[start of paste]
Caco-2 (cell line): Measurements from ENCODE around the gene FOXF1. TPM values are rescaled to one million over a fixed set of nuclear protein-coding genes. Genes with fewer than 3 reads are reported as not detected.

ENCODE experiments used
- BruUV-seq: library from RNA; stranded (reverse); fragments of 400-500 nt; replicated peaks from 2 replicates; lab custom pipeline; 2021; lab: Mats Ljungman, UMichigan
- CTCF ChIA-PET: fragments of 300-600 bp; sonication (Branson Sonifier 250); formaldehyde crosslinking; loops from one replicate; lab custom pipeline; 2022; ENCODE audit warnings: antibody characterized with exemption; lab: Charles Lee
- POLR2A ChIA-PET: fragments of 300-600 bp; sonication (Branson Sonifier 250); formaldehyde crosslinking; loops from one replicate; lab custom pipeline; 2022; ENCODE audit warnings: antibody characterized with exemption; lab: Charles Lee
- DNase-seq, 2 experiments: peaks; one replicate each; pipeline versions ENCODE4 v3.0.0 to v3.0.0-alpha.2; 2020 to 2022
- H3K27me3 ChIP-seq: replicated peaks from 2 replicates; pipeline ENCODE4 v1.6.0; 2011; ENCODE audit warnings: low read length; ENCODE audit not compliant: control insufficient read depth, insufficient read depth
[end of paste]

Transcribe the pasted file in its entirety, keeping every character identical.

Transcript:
Caco-2 (cell line): Measurements from ENCODE around the gene FOXF1. TPM values are rescaled to one million over a fixed set of nuclear protein-coding genes. Genes with fewer than 3 reads are reported as not detected.

ENCODE experiments used
- BruUV-seq: library from RNA; stranded (reverse); fragments of 400-500 nt; replicated peaks from 2 replicates; lab custom pipeline; 2021; lab: Mats Ljungman, UMichigan
- CTCF ChIA-PET: fragments of 300-600 bp; sonication (Branson Sonifier 250); formaldehyde crosslinking; loops from one replicate; lab custom pipeline; 2022; ENCODE audit warnings: antibody characterized with exemption; lab: Charles Lee
- POLR2A ChIA-PET: fragments of 300-600 bp; sonication (Branson Sonifier 250); formaldehyde crosslinking; loops from one replicate; lab custom pipeline; 2022; ENCODE audit warnings: antibody characterized with exemption; lab: Charles Lee
- DNase-seq, 2 experiments: peaks; one replicate each; pipeline versions ENCODE4 v3.0.0 to v3.0.0-alpha.2; 2020 to 2022
- H3K27me3 ChIP-seq: replicated peaks from 2 replicates; pipeline ENCODE4 v1.6.0; 2011; ENCODE audit warnings: low read length; ENCODE audit not compliant: control insufficient read depth, insufficient read depth